Jean-Baptiste Labelle. Organist, pianist, composer, conductor, b Burlington,Vt, of Canadian parents, September 1825, baptized Montreal 13 Nov 1825, d Montreal 9 Sep 1898. He is thought to have first trained under Joseph Bossu dit Lyonnais of Quebec. In 1843 he became a church organist in Boucherville, near Montreal. In about 1846 he took a similar post in Chambly, Que. It was at this period that he received lessons from the Austrian pianist Leopold von Meyer, who was touring North America 1845-7.
On his return to Montreal, Labelle became the organist at Notre-Dame Church in 1849, remaining in the position for over 40 years while teaching at the Collège de Montréal, the Collège Ste-Marie, the Collège Mont-St-Louis, the École normale, and the convents of Villa-Maria, Mont-Ste-Marie, and Ste-Anne in Lachine. He studied piano with Sigismund Thalberg in Boston between December 1856 and January 1857.
Labelle also was an importer of pianos and a music dealer starting in 1855. In 1857 he toured the USA and South America, and in November of the same year he organized a 'Grand Operatic Concert' at Mechanics' Hall in Montreal in which he presented excerpts from works by Bellini, Donizetti, Adam, Schubert, and Meyerbeer. In 1863 he conducted the Société philharmonique canadienne of Montreal.
In 1891 Labelle was succeeded at Notre-Dame by Alcibiade Béique. In December 1896 he was struck by an illness which left him paralysed.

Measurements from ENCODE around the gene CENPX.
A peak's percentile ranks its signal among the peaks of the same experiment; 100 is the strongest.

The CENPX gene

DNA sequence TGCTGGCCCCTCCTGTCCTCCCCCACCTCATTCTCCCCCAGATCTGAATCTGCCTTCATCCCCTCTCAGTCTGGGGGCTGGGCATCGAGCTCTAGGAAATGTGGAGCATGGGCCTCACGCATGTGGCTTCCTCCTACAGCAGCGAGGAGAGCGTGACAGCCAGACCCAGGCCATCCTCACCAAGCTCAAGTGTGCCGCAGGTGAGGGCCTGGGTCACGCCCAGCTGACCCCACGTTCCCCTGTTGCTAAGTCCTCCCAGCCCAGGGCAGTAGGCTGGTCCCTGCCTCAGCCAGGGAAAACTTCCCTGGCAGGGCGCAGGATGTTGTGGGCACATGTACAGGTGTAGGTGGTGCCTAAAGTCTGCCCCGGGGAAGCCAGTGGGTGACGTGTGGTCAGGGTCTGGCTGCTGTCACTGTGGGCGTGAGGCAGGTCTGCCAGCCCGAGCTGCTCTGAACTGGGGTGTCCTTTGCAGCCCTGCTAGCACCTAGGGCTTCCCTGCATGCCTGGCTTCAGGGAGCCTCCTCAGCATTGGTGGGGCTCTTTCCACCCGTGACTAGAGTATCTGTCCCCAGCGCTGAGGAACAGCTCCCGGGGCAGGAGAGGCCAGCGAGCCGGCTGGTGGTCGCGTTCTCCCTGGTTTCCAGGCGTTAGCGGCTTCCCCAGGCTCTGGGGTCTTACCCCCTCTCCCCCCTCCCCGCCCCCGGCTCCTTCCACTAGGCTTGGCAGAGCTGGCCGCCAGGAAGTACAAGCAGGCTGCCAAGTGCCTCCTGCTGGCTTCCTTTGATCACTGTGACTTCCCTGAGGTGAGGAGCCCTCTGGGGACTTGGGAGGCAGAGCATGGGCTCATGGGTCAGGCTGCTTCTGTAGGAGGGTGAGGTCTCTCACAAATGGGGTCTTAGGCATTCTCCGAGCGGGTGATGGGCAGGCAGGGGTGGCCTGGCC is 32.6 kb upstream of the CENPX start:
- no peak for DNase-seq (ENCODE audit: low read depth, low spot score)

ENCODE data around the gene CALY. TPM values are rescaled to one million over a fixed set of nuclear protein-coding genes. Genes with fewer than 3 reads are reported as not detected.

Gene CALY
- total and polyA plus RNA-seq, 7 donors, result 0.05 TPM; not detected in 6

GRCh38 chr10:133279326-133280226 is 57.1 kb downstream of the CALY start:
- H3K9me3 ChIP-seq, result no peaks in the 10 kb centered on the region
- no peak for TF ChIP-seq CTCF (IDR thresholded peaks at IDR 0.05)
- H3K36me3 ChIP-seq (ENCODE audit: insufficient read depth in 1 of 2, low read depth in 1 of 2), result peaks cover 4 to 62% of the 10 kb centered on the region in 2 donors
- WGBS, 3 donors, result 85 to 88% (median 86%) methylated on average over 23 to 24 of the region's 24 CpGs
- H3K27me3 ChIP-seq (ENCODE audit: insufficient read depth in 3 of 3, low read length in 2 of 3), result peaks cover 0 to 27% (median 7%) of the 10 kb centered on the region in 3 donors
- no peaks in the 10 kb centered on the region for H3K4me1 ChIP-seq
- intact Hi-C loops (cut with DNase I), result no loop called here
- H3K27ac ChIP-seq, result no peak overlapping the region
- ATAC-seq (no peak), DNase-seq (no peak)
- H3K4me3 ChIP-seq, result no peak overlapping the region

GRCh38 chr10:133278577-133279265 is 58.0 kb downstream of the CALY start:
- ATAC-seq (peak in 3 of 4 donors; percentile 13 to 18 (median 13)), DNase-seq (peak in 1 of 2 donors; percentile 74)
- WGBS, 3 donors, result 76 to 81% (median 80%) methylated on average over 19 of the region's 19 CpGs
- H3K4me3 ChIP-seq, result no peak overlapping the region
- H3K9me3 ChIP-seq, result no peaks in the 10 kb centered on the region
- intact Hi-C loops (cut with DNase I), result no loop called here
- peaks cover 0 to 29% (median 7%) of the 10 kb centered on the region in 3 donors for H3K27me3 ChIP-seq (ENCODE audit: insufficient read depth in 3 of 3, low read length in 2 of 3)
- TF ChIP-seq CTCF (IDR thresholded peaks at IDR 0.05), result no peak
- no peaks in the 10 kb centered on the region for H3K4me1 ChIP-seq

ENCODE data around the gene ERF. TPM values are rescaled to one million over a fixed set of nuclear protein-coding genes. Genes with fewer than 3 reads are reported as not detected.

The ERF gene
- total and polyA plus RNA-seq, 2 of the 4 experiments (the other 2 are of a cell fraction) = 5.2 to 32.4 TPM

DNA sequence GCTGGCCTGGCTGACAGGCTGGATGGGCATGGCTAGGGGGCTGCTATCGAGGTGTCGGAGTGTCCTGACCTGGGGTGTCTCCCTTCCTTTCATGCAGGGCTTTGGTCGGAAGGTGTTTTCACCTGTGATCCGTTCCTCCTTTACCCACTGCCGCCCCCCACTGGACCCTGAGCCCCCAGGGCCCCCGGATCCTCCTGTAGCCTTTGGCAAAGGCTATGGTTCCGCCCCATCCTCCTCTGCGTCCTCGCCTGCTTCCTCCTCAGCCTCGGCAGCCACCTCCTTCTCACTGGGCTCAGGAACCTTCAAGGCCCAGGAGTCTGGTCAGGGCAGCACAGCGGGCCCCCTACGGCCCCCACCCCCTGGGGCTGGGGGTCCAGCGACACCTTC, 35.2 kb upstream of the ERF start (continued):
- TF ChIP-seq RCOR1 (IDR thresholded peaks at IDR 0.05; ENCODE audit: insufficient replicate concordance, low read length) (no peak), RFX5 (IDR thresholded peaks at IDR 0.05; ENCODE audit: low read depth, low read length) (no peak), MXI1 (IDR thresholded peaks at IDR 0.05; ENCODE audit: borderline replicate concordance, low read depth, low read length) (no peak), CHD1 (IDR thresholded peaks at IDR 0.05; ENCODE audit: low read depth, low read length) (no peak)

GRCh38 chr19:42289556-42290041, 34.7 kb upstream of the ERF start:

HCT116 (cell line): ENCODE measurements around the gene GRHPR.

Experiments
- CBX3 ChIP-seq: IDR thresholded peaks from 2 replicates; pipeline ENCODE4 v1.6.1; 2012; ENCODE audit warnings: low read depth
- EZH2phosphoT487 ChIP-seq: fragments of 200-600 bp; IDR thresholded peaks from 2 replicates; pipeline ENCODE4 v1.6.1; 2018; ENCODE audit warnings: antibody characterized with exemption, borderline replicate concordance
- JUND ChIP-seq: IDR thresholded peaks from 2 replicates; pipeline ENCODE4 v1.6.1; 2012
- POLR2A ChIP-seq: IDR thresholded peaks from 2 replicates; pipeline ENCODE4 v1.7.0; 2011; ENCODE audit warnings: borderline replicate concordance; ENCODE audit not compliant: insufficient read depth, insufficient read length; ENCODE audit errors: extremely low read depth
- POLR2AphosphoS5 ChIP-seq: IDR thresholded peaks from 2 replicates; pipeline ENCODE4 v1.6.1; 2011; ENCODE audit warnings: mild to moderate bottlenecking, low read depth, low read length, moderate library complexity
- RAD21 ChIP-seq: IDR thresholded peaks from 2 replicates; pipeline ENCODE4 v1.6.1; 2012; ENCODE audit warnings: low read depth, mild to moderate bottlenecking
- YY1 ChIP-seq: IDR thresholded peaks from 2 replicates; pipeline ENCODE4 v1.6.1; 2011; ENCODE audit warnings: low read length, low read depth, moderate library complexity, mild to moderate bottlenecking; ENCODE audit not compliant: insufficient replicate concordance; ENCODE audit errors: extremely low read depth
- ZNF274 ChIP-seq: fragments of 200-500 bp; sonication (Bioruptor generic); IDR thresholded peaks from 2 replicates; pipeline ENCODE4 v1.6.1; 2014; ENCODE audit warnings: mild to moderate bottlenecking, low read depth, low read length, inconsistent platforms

Labelle left compositions in several genres, from the popular ballad or piano piece to larger forms: the cantata and the operetta.
Notable among his songs were 'Ô Canada! mon pays! mes amours!' (words 1834, music before 1868) and 'Avant tout je suis Canadien' (Chansonnier des Collèges 1860), both to words by Sir George-Étienne Cartier, and 'Chant des Zouaves canadiens' (L'Album musical, Dec 1881). Three of his songs have been published in CMH, vol 7. His piano pieces included the popular Marche canadienne, with cornet cues (Album littéraire et musical de la Revue canadienne, Aug 1846), and Quadrille national canadien (Montreal no date). His Cantate: La Confédération, a setting of a text by Auguste Achintre, was premiered in 1868 as was his operetta La Conversion d'un pêcheur de la Nouvelle-Écosse (Boucher ca 1868), words by Elzéar Labelle. He also composed La Croisade canadienne, a 'Cantate aux Zouaves pontificaux,' in 1886 to words by Alphonse Bellemare.
Labelle compiled and edited or composed a number of collections, including Le Répertoire de l'organiste, a Gregorian anthology with accompaniments by Labelle (at least 10 editions have been issued, the first in 1851); Les Chansons les plus populaires, a compilation of popular songs of the day; and Échos de Notre-Dame, a collection of his own choral pieces (published 1887) of which the French critic Oscar Comettant wrote: 'In these unpretentious pieces, written in an out-and-out polyphonic style, I find a very fine religious sentiment and much melodic charm... I will just mention O Gloria Virginum, which is truly inspired, perfectly developed, skilful in its modulation and piercing in its grace' (Paris Le Siècle, 20 Feb 1888).